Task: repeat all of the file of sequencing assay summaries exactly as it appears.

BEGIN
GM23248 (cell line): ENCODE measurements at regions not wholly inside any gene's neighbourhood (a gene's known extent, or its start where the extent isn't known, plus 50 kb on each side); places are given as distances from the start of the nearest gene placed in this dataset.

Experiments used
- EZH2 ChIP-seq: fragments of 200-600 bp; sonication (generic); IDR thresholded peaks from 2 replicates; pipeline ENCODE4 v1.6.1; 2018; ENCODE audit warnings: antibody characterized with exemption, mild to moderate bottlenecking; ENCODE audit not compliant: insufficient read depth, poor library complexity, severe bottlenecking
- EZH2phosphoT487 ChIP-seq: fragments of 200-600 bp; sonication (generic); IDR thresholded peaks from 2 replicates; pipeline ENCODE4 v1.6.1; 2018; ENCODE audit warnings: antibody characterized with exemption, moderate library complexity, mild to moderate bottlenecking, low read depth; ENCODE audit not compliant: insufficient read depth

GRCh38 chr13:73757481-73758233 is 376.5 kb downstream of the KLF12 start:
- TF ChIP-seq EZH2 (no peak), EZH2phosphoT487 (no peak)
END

GM23248 (cell line): ENCODE measurements at regions not wholly inside any gene's neighbourhood (a gene's known extent, or its start where the extent isn't known, plus 50 kb on each side); places are given as distances from the start of the nearest gene placed in this dataset.

Experiments used
- EZH2 ChIP-seq: fragments of 200-600 bp; sonication (generic); IDR thresholded peaks from 2 replicates; pipeline ENCODE4 v1.6.1; 2018; ENCODE audit warnings: antibody characterized with exemption, mild to moderate bottlenecking; ENCODE audit not compliant: insufficient read depth, poor library complexity, severe bottlenecking
- EZH2phosphoT487 ChIP-seq: fragments of 200-600 bp; sonication (generic); IDR thresholded peaks from 2 replicates; pipeline ENCODE4 v1.6.1; 2018; ENCODE audit warnings: antibody characterized with exemption, moderate library complexity, mild to moderate bottlenecking, low read depth; ENCODE audit not compliant: insufficient read depth

GRCh38 chr13:73757481-73758233 is 376.5 kb downstream of the KLF12 start:
- TF ChIP-seq EZH2 (no peak), EZH2phosphoT487 (no peak)